STATEN ISLAND — A lawyer who once sued TV show "Law & Order" claiming it based a corrupt character on him has joined a lawsuit to stop the city from destroying IDNYC records.
Ravi Batra, a former state ethics commissioner and longtime Democratic Party member, was named co-counsel on a suit filed by Republican lawmakers to stop the city from deleting the data.
"The destruction of records is a destruction of our separation of powers because it destroys judicial review," said Batra. "It is one step towards political tyranny."
Mayor Bill de Blasio previously said he would purge information the city has stored by the end of the year to help protect undocumented immigrants from the threat of deportation.
He was reacting to the election of Donald Trump, who has vowed to expel up to 3 million undocumented immigrants from the country after his inauguration.
Assembly members Ron Castorina Jr. and Nicole Malliotakis sued the city to retain the documents, arguing their destruction violated the Freedom of Information Laws.
After the suit was filed, the city announced it would no longer keep a record of any documents used to obtain an IDNYC card.
Batra said that while he was against illegal immigration, he agrees with de Blasio that New York should remain a sanctuary city, but not by deleting the data.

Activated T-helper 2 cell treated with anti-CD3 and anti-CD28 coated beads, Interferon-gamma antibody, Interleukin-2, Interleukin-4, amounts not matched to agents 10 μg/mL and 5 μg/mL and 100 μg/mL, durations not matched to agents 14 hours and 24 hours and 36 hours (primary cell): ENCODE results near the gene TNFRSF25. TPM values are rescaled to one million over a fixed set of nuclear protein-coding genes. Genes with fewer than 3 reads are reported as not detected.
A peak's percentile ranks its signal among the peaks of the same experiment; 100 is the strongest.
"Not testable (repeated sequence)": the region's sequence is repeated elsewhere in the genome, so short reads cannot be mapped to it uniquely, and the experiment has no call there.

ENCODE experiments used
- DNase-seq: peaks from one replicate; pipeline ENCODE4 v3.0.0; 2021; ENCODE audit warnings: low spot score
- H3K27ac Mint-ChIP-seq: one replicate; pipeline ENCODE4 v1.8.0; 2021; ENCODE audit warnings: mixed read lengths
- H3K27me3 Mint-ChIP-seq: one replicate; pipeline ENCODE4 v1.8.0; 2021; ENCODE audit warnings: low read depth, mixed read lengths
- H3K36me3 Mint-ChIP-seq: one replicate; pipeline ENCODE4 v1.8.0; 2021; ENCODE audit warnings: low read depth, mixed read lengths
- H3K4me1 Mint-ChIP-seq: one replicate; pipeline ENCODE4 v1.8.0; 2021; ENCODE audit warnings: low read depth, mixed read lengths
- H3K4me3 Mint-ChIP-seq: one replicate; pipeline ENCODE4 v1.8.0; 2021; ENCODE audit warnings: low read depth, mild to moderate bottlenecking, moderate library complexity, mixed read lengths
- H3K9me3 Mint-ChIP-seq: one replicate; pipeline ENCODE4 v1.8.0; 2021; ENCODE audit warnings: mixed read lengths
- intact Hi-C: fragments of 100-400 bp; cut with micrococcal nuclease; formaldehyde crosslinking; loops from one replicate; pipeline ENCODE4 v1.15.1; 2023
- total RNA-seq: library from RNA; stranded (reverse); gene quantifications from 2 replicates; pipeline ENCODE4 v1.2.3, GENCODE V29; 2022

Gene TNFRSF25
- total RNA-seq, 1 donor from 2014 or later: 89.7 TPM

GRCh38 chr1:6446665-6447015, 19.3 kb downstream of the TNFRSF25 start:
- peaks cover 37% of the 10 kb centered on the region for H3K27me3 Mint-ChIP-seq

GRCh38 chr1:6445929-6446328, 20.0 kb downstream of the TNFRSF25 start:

"The mistake that Mayor de Blasio has made is that the law that they are passing is not the way to achieve their goal," said Batra, who's working the case pro-bono.
"There is a right way to do it and there is a wrong way to do it. Mayor de Blasio is doing this the wrong way."
Batra previously served as the founding commissioner of the state's Joint Commission on Public Ethics but resigned in 2012 over disagreements over how it was run, the Wall Street Journal reported.
They eventually settled the case for an unspecified amount.
De Blasio launched IDNYC in 2015 for residents like undocumented immigrants, the formerly incarcerated and transgender individuals for whom getting regular identification is difficult.
The program has had more than 900,000 applications since it launched and only 92 instances of suspected fraud, according to the Gotham Gazette. All of those cases were unsuccessful in getting the cards.
IDNYC was also crafted with a "destroy in case of Tea Party" clause that the city said would allow for the deletion of application data.